Sometimes, as a business owner building her side hustle, we must do what we cannot stand to do in order to move ourselves, our family, or our finances further: we must go to a job. As much as we might hate it, we know if we don’t, then we will sink and our businesses will too.
Back in September, I was forced to get a part time job. My husband and I were not in a place financially to pull off a one person income. I could no longer deny the fact that if I didn’t get a part time job, we were going to sink quickly. I hated this fact and I didn’t tell anyone. My parents didn’t find out until after my first day of working! I was so ashamed of working and so angry that I didn’t want to tell anyone. In my mind, getting a part time job said I was a failure as a business owner – my business was a failure. It didn’t take off, so now I must work for some other person fulfilling their dream as mine was on “hold.” I have never even mentioned where I work on my personal Facebook page, even to this day.
iFlash forward three months later and I’m still working.
Do I enjoy it? No.
Do I want out? ASAP.
Have I come to the realization that this job is temporary? Yes.
Have I accepted this fact? Yes – I had to.
Working part time is no longer a problem for me anymore and I don’t see it as a failure now either. I know it is income to help me boost my business as well as provide for our home. It actually makes me proud to see the little money I make go towards helping us pay our bills or buying a new shirt. It makes me feel like I’m contributing to our bank account, even if it’s in the way I don’t want to contribute. I don’t have to worry so much about my business because I’m taking care of my family in other ways too.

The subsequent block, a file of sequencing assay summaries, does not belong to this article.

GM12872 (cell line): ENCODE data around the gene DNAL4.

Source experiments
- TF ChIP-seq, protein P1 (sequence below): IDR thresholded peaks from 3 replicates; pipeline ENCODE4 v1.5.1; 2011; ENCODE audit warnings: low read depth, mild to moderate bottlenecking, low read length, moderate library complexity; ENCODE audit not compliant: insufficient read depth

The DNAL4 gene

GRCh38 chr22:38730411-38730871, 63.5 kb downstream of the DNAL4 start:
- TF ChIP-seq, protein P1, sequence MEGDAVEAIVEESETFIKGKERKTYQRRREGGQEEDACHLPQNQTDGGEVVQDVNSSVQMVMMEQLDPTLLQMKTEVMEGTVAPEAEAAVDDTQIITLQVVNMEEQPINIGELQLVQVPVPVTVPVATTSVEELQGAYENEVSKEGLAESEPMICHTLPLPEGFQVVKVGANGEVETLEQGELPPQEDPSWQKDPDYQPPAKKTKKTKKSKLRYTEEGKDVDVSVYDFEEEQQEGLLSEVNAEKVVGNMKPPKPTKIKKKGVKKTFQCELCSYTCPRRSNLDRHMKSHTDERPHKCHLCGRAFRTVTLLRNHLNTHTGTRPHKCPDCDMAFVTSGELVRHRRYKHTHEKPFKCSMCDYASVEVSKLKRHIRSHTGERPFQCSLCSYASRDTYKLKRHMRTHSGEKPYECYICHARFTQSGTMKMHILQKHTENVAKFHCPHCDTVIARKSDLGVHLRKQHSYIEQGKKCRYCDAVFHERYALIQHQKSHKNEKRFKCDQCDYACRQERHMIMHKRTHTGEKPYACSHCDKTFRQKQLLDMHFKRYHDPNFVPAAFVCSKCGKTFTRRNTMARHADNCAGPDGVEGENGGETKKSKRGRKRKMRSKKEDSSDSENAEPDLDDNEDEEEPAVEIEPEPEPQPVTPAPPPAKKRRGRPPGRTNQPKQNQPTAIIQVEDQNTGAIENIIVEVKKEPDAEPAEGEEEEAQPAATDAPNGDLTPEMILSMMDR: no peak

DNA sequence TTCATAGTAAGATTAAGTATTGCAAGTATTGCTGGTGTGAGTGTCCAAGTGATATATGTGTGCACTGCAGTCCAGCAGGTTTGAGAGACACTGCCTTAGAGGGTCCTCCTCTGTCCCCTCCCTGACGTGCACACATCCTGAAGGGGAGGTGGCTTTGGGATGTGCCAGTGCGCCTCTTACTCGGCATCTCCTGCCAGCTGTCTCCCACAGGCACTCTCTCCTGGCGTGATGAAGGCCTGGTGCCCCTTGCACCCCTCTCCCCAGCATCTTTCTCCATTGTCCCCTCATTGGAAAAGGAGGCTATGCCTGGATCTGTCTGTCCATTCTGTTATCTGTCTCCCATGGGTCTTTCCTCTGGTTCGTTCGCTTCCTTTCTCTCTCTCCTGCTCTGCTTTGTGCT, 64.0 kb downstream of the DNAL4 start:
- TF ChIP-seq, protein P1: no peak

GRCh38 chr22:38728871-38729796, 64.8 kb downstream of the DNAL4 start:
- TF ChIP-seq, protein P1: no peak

What I am Learning
But what I am learning is that I’m constantly in brainstorming mode as I’m looking for opportunities to get out of my job. Unfortunately, I can’t network as much as I would like. However, I can continue to move myself forward using social media, my newsletter, and building my brand more clearly.
1. Don’t Waste Time on Social Media
I have learned some lessons while being in my part time job, such as I have to use my time carefully now. I went to a conference last month where I learned that I have been spending too much time on social media and not enough time using it to move my business forward. So I shifted my focus and my time. Since I work on Monday and Tuesday, I am forced to use the little time I have on my business on updating and planning my social media campaign. This is done through Hootsuite and it is so nice planning out my social media week. It’s a good feeling to let it run on autopilot! During these days, I’ll also answer any emails, make any calls, and set up any appointments on those days, since I have Toastmasters and Bible study on these nights as well.
2. Block Out Time For Networking and Business Building
Wednesdays are my networking days and my one on one meeting days (when I can network though weather permitting). Thursdays and Fridays are the days I work on my business; I will work on up and coming classes, pulling together content for blogs, getting my webinar ready (or whatever I’m putting on at the time), talking with potential leads, and the investing in myself and business. I try to make one of these days my CEO days as a business owner, which means making my business go forward, planning for future classes and workshops, and investing in myself and business.
I usually work every Saturday at my part time job as well as have Bible study that night, so whatever time I have, I cram anything I didn’t get done in the week during this time.
Sundays can be my days off, but sometimes they are not. Life of an entrepreneur, right?
3. Apply What I Learned From My Day Job to My Business
I am also learning that the people I work with are just preparing me for people I could work with in my business. How will I talk about them or how will I present myself to these types of people? It helps me to put myself in a position to say, “Do I care enough about my image outside of my business?” I fail sometimes, but I try to remember that whatever I’m displaying for my co-workers to see is what I could be displaying to my professional peers. Now that’s something to think about.